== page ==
Tied Shoes and Ponzi Schemes

Tied ShoelacesImage by sobriquet.net via Flickr

I taught my son how to tie his shoes today. Not that two-loop fake tie, but the tie that actually stays tied. He’s 12. It was time.

When you’ve got a kid with dexterity issues, you put these things off. Aspies are notorious for having trouble with things like dressing themselves. Show me a teenage boy in elastic-waist pants with slip-on shoes and a collarless shirt, and I’ll bet my mother’s underpants he’s surfin’ the Autistic Spectrum.

Bug’s been having me tie his shoes every damn day before welding camp. (They require you to wear real shoes, hence the ties.) After exposing my crack to the crack smokers in the hood outside camp one too many times, I decided to teach Bug the real way to do this shit.

As we cruised along the freeway toward camp, I had Bug put his right foot up on the dashboard. “Okay, make a bunny ear loop thing using the right lace with your right hand and pinch it. Now wrap the left lace around that looped ear and shove a piece of it through…Oh, fuck. Hold on. I have to merge. Okay, make the loop again. No. With the other hand. A bunny ear. Here, let me show you with my iPhone charger. Like this. Yeah, I know it doesn’t look anything like a shoelace. Try putting your left foot up instead so I can see your foot better while I’m driving. Oh, nevermind. Let’s just do it when we get there. I don’t feel like killing a shitload of people trying to teach you to tie your shoes while I’m driving. Yes, you can turn NPR back on. Yes, I see the humor in the fact that his name is Madoff and he made off with everyone’s money. Do you know what a Ponzi scheme is? Uh huh. Yeah. Really? From a podcast? I see. Yes, I’ll help you with tying your shoes when we get there.”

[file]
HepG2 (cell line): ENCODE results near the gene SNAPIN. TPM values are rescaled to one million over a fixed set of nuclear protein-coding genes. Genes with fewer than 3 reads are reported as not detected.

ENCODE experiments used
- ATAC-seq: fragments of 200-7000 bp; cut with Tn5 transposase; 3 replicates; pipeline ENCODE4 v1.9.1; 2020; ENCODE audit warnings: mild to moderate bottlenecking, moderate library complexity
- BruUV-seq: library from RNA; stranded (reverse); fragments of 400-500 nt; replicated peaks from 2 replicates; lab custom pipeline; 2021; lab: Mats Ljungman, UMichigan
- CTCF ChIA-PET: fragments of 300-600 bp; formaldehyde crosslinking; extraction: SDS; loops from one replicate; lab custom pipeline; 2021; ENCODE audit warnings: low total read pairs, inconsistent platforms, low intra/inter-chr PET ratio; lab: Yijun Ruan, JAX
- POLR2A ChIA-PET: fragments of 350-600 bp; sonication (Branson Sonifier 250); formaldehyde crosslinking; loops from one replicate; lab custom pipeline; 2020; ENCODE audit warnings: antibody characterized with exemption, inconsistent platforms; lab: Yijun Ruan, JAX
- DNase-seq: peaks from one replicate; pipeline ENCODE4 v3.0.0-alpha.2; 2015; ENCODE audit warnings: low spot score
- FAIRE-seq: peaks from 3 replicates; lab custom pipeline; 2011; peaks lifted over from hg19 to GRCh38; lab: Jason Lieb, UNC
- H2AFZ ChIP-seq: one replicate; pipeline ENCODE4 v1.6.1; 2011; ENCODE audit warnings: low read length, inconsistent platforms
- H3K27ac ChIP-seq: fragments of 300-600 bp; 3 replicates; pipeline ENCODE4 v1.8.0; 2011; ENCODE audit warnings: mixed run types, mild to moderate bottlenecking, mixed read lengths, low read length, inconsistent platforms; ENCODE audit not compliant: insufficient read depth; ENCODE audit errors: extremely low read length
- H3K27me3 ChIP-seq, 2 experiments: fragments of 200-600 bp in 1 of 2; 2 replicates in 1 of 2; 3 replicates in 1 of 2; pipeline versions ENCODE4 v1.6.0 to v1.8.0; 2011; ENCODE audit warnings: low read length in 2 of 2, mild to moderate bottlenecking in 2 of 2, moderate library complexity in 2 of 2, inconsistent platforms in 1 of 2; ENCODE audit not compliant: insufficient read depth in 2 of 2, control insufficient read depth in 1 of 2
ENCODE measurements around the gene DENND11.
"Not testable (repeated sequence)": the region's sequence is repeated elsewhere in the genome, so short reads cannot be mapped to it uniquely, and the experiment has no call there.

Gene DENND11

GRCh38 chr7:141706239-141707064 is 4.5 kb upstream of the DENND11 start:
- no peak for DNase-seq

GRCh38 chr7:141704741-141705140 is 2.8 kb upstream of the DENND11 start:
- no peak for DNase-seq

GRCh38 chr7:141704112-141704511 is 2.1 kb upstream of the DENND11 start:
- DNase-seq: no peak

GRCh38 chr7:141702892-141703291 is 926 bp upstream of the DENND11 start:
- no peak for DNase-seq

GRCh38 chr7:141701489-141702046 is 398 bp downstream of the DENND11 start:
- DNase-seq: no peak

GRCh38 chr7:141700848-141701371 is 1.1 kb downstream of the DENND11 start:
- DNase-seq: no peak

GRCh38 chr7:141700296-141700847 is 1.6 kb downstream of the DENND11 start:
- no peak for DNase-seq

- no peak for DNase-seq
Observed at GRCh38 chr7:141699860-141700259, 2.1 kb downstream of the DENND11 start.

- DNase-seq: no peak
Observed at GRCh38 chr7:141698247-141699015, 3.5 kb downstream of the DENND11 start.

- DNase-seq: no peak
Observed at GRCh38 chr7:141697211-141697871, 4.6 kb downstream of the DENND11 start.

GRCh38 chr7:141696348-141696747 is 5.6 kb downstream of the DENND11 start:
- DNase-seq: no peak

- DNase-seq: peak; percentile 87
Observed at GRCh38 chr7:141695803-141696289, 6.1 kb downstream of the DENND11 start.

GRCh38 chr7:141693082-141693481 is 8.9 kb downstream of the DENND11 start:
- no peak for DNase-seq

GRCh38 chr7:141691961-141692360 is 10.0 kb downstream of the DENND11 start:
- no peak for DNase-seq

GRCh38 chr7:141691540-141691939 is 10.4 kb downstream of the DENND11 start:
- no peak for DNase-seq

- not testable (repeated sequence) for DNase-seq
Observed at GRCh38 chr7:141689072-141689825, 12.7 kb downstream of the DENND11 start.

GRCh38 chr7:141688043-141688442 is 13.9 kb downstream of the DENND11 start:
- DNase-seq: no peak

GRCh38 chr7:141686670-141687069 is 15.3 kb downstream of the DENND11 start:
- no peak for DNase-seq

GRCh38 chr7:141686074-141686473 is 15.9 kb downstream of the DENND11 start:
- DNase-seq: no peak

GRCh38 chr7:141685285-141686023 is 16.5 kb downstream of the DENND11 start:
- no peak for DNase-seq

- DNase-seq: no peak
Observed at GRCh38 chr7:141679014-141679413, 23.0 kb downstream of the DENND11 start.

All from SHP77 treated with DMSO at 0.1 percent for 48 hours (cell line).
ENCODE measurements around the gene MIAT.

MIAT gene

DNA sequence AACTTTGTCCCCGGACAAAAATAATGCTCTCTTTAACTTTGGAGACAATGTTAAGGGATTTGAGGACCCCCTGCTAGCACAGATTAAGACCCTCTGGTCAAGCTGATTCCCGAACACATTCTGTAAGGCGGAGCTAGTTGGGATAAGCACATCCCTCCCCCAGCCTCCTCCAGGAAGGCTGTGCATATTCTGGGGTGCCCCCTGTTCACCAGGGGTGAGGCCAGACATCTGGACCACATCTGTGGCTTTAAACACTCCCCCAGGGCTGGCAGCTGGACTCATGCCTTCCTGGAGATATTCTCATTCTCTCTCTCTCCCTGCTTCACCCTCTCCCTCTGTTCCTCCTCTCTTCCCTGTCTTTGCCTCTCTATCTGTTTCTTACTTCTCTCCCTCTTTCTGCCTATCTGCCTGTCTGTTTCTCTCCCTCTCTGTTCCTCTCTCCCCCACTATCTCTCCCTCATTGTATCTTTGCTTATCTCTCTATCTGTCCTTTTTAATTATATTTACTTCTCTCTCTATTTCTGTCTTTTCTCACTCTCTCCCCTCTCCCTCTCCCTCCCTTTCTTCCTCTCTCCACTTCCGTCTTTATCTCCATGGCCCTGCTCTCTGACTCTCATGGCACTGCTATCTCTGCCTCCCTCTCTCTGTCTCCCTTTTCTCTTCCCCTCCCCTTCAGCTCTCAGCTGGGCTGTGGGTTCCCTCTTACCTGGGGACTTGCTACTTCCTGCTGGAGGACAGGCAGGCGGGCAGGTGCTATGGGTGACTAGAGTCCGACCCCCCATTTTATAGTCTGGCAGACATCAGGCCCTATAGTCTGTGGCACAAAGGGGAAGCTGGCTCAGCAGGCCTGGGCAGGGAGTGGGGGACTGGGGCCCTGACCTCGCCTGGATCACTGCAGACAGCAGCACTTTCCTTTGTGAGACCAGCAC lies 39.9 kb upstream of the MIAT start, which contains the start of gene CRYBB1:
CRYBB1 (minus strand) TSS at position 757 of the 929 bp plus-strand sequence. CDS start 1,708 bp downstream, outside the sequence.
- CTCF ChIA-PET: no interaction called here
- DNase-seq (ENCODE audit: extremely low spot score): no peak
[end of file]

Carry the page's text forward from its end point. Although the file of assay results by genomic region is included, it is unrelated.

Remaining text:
We park. I get out. Ass crack exposed. I tie his right shoe to demonstrate. Bug does a fumble-fingered attempt at the other shoe, making the mistake of a too long second loop that results in the single loop final tie. We’ve all done it. It happens. I make him do it again. This time he succeeds.

As we walk into camp, I tousle his hair and say, “Bug, I’m glad you learned to tie your shoes. Now I know you’ll be able to move out of the house, go to college, and teach your kid to tie his shoes some day. Plus, it’s about fucking time.”